Glasgow 1,000-core FPGA accelerates MPEG video coding


Glasgow 1,000-core FPGA accelerates MPEG video coding

Cliff Saran

Researchers at Glasgow university have developed a 1,000-core chip, which could lead to significantly faster processing compared to today's multi-core designs.

The design enabled researchers to show YouTube decoding at 5 Gbytes/second, 20 times faster than modern desktop processing.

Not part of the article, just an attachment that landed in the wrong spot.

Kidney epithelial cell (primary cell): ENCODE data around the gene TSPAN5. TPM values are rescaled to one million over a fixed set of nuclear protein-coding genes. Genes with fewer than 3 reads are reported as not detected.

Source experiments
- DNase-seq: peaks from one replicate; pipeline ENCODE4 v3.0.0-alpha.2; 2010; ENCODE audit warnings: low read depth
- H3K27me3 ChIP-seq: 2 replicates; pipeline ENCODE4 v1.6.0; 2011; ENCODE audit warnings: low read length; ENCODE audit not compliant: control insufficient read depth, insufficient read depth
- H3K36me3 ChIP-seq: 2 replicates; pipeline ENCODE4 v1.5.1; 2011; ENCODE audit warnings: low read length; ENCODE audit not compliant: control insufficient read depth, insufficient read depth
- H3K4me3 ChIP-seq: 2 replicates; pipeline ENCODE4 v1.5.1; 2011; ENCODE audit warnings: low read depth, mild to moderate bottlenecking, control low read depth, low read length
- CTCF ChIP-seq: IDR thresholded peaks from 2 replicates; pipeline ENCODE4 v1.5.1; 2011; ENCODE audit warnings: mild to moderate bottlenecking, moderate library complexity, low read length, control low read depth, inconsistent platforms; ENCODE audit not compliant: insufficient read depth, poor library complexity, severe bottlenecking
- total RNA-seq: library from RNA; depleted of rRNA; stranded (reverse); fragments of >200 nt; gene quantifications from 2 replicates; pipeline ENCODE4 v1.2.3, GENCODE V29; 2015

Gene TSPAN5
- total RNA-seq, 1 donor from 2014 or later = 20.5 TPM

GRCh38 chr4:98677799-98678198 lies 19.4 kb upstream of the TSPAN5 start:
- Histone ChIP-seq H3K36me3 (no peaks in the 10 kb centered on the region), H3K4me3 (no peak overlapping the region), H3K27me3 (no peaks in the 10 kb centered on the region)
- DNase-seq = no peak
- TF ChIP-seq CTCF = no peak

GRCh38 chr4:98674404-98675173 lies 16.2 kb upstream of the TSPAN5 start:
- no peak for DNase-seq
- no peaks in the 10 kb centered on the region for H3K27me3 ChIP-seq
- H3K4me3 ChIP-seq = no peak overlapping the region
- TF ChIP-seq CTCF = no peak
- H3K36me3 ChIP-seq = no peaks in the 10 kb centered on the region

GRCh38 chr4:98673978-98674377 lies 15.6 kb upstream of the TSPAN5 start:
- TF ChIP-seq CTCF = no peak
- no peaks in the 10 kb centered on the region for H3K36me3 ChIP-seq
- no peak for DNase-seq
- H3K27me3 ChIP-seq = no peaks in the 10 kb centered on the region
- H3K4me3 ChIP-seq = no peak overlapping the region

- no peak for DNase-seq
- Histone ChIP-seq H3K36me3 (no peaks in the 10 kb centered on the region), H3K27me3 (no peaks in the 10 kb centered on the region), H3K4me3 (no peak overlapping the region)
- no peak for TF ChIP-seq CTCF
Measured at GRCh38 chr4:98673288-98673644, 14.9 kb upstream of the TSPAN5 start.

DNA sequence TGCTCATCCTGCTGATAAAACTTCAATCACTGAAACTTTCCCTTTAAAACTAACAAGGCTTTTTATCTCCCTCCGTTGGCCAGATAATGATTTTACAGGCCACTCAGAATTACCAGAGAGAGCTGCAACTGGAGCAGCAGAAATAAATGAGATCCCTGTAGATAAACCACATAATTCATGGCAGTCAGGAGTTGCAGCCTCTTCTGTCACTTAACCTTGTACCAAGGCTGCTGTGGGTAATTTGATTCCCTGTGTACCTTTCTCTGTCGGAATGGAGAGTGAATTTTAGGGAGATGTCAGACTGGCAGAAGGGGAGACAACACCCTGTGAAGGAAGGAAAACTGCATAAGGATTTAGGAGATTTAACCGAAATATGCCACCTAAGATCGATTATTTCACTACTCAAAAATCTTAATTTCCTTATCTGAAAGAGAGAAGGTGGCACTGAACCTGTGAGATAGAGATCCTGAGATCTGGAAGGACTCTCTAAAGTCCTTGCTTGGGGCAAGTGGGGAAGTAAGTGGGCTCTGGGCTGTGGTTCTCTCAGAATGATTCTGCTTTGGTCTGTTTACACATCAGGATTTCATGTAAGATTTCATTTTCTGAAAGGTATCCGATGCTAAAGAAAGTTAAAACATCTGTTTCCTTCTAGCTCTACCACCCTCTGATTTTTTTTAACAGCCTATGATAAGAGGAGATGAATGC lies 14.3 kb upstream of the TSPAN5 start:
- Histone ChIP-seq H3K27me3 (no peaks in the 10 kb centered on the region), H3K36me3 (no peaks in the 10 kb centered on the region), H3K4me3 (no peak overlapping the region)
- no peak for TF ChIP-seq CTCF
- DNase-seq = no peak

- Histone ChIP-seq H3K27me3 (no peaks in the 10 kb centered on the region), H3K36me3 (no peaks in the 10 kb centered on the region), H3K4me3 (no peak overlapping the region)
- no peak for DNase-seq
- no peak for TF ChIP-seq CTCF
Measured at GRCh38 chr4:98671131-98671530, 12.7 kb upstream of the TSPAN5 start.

Vim Vanderbauwhede, a researcher at Glasgow, working with colleagues at the University of Massachusetts Lowell have created a processor using a field programmable gate array (FPGA).

FPGAs are significantly faster compared to CPUs and can be configured into specific circuits by the user, rather than their function being set at a factory. This functionality enabled Vanderbauwhede to divide up the transistors in the chip into small groups to perform a different tasks.

The scientists said they were able to make their design run even faster by giving each core a certain amount of dedicated memory, unlike today's multi-core designs where the cores share processor memory.

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